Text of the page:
The broken party

Nobody has been better chroniclers of the Republican Party’s shift to a nihilist radicalism than Norm Ornstein and Thomas Mann.  Great Op-Ed this weekend entitled “How Republicans broke Congress.”  Could be, how Republicans are breaking American democracy.  So depressing.  Should you choose not to read all of it (you should):

First, beginning in the 1990s, the Republicans strategically demonized Congress and government more broadly and flouted the norms of lawmaking, fueling a significant decline of trust in government that began well before the financial collapse in 2008, though it has sped up since. House Republicans showed their colors when they first blocked passage of the Troubled Asset Relief Plan, despite the urgent pleas of their own president, George W. Bush, and the speaker of the House, John Boehner. The seeds of a (largely phony) populist reaction were planted.

Second, there was the “Obama effect.” When Mr. Bush became president, Democrats worked with him to enact sweeping education reform early on and provided the key votes to pass his top priority, tax cuts. With President Barack Obama, it was different. While many argued that the problem was that Mr. Obama failed to schmooze enough with Republicans in Congress, we saw a deliberate Republican strategy to oppose all of his initiatives and frame his attempts to compromise as weak or inauthentic. The Senate under the majority leader Mitch McConnell weaponized the filibuster to obstruct legislation, block judges and upend the policy process. The Obama effect had an ominous twist, an undercurrent of racism that was itself embodied in the “birther” movement led by Donald Trump…

Third, we have seen the impact of significant changes in the news media, which had a far greater importance on the right than on the left. The development of the modern conservative media echo chamber began with the rise of Rush Limbaugh and talk radio in the late 1980s and ramped up with the birth of Fox News. Matt Drudge, his protégé Andrew Breitbart and Breitbart’s successor Steve Bannon leveraged the power of the internet to espouse their far-right views. And with the advent of social media, we saw the emergence of a radical “alt-right” media ecosystem able to create its own “facts” and build an audience around hostility to the establishment, anti-immigration sentiment and racial resentment. Nothing even close to comparable exists on the left.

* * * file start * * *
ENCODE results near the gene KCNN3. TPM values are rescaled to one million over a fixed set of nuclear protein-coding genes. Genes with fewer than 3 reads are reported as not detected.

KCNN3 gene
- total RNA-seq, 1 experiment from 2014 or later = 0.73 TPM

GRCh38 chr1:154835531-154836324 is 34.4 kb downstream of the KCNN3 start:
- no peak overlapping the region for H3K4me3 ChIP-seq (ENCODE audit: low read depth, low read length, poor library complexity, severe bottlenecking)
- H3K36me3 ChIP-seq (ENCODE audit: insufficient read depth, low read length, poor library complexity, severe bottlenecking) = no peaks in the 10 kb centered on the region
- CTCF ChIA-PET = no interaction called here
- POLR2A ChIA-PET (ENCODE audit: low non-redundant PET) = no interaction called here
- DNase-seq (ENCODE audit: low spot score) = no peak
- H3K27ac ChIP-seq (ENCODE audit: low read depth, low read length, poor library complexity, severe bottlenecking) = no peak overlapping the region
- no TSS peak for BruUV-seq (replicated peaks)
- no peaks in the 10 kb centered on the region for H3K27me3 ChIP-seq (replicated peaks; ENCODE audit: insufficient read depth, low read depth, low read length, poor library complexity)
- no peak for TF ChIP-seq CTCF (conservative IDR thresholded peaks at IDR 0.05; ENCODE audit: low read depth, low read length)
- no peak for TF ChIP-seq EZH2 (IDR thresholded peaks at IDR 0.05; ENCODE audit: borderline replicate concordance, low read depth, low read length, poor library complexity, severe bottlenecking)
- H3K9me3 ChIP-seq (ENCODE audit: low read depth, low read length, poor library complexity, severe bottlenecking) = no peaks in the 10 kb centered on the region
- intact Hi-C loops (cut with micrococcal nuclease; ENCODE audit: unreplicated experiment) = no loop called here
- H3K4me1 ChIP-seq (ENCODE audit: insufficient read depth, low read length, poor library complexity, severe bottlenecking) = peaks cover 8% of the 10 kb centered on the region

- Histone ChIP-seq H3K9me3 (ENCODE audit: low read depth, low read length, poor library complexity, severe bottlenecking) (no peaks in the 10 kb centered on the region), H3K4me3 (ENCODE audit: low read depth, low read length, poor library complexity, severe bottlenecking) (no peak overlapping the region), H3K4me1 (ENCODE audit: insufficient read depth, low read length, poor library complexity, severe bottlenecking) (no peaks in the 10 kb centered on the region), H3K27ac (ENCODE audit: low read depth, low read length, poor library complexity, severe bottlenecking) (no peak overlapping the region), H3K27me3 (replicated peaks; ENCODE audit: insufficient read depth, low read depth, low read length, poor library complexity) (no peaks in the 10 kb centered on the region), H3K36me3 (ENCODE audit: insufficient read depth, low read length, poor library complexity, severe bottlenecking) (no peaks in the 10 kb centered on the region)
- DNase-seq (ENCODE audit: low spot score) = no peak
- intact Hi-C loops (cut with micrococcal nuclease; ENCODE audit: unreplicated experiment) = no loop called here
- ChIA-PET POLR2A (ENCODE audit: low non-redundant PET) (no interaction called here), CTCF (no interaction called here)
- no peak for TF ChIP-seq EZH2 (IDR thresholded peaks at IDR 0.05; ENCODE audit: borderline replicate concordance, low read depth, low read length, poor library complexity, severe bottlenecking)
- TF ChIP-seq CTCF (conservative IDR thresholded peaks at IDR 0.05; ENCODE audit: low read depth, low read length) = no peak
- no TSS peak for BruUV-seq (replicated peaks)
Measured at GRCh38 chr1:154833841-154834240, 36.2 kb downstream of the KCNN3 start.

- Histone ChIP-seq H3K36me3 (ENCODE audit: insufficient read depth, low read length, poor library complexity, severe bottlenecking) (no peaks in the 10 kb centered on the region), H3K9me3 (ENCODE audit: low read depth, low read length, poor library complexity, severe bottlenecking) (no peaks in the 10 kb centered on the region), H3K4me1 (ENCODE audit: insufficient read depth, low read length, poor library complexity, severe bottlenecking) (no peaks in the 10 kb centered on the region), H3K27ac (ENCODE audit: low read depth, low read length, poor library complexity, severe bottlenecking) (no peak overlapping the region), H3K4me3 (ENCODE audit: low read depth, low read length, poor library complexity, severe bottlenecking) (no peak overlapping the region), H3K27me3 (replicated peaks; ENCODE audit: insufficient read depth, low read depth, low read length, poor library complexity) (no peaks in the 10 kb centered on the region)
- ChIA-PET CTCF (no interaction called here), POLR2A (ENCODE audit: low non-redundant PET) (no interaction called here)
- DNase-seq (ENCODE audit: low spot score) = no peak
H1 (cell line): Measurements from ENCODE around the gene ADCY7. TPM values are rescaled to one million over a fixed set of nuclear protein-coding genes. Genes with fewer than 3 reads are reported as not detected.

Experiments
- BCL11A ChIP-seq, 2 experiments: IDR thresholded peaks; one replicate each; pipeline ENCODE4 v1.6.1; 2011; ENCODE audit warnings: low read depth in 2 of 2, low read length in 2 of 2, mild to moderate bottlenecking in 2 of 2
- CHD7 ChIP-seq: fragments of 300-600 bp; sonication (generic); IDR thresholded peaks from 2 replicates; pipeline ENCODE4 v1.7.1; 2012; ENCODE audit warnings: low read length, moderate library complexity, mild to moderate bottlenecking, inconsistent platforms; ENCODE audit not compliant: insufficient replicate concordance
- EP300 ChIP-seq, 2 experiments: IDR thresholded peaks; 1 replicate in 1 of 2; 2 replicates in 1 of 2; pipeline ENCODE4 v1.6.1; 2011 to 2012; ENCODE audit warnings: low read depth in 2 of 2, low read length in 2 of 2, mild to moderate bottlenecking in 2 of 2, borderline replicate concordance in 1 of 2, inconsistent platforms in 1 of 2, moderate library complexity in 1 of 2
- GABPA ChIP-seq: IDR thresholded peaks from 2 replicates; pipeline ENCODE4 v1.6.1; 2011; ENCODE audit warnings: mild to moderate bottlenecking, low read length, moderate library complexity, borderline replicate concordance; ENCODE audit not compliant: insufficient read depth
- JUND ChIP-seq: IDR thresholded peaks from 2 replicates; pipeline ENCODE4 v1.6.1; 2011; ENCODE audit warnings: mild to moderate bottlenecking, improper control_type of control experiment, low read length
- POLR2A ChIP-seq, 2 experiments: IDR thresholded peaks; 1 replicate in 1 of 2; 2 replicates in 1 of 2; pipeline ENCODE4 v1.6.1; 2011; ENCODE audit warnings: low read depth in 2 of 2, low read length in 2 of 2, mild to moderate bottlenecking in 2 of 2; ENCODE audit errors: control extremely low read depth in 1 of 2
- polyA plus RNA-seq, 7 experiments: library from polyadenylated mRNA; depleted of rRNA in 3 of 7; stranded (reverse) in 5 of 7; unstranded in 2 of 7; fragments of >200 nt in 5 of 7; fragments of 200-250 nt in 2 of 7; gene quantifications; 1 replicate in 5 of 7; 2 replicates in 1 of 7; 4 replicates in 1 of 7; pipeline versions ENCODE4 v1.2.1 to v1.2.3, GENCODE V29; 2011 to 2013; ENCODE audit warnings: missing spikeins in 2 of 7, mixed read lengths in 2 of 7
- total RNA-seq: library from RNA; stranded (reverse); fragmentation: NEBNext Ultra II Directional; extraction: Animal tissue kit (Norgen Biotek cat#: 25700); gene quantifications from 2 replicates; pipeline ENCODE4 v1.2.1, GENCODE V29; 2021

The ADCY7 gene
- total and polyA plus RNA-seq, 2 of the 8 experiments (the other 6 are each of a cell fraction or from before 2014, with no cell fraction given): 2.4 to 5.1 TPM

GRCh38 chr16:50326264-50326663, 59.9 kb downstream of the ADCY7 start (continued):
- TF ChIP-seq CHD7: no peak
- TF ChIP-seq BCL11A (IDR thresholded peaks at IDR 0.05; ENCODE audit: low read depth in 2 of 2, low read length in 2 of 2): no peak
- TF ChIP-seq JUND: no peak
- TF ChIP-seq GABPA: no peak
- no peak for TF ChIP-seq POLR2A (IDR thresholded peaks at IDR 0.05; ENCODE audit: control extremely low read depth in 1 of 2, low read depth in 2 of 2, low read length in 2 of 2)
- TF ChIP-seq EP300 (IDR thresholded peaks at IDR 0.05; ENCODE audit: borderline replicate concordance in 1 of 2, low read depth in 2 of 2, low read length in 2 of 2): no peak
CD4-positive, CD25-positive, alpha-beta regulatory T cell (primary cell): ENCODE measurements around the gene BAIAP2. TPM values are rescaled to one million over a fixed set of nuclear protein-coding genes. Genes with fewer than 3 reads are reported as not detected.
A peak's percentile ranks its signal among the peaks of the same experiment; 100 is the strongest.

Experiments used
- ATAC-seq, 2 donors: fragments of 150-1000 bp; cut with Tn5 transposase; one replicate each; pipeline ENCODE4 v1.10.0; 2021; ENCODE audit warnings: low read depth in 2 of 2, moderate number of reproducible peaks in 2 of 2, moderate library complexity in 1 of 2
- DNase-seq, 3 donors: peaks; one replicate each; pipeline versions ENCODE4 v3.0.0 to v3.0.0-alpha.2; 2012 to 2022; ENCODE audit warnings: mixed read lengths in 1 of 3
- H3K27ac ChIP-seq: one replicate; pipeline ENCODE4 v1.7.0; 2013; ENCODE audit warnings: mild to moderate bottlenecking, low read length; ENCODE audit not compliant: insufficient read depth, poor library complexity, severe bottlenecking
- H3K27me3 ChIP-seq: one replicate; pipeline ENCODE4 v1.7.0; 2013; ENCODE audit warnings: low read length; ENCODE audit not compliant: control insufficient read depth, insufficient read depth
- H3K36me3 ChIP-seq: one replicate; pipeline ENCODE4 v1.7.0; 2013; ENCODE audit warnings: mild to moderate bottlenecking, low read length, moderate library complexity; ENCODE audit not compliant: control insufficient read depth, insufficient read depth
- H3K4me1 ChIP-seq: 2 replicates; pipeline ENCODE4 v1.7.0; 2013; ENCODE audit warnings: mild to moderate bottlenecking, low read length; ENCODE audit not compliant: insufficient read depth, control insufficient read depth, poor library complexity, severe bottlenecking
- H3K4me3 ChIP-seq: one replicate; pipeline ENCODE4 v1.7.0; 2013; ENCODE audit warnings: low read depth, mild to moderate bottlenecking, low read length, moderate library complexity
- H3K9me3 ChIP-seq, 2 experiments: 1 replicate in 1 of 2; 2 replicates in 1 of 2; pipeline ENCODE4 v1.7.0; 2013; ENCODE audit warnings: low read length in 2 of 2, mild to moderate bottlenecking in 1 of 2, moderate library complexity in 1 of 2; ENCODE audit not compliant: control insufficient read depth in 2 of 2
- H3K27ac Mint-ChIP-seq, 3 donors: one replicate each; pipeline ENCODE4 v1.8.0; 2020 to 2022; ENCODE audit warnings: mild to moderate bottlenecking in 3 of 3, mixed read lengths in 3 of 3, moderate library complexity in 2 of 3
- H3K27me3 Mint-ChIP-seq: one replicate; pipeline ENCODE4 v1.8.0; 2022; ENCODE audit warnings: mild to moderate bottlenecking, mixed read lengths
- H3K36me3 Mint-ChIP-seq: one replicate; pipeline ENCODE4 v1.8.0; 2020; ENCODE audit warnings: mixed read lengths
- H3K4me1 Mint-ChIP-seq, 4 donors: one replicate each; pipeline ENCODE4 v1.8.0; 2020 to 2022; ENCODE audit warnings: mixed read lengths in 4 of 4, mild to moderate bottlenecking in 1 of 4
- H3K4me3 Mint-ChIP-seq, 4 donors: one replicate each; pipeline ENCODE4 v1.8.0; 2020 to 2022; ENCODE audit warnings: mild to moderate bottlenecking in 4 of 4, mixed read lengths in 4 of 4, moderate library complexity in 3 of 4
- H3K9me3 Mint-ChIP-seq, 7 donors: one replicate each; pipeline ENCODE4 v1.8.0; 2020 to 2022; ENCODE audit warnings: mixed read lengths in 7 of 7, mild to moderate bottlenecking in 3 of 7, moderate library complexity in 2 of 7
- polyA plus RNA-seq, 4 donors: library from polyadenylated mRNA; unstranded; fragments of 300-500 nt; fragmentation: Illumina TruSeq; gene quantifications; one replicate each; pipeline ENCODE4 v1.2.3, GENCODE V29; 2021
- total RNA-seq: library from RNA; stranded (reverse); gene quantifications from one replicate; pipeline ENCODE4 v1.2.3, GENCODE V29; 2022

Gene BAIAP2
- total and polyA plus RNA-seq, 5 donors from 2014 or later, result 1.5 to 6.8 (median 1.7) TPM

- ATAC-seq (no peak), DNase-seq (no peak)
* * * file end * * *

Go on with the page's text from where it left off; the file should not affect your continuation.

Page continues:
Mr. Trump’s election and behavior during his first 10 months in office represent not a break with the past but an extreme acceleration of a process that was long underway in conservative politics. The Republican Party is now rationalizing and enabling Mr. Trump’s autocratic, kleptocratic, dangerous and downright embarrassing behavior in hopes of salvaging key elements of its ideological agenda: cutting taxes for the wealthy (as part of possibly the worst tax bill in American history), hobbling the regulatory regime, gutting core government functions and repealing Obamacare without any reasonable plan to replace it… [emphases mine]

We have never suggested that Democrats are angels and Republicans devils. Parties exist to win elections and organize government, and they are shaped by the interests, ideas and donors that constitute their coalitions. Neither party is immune from a pull to the extreme.

But the imbalance today is striking, and frightening. Our democracy requires vigorous competition between two serious and ideologically distinct parties, both of which operate in the realm of truth, see governing as an essential and ennobling responsibility, and believe that the acceptance of republican institutions and democratic values define what it is to be an American. The Republican Party must reclaim its purpose.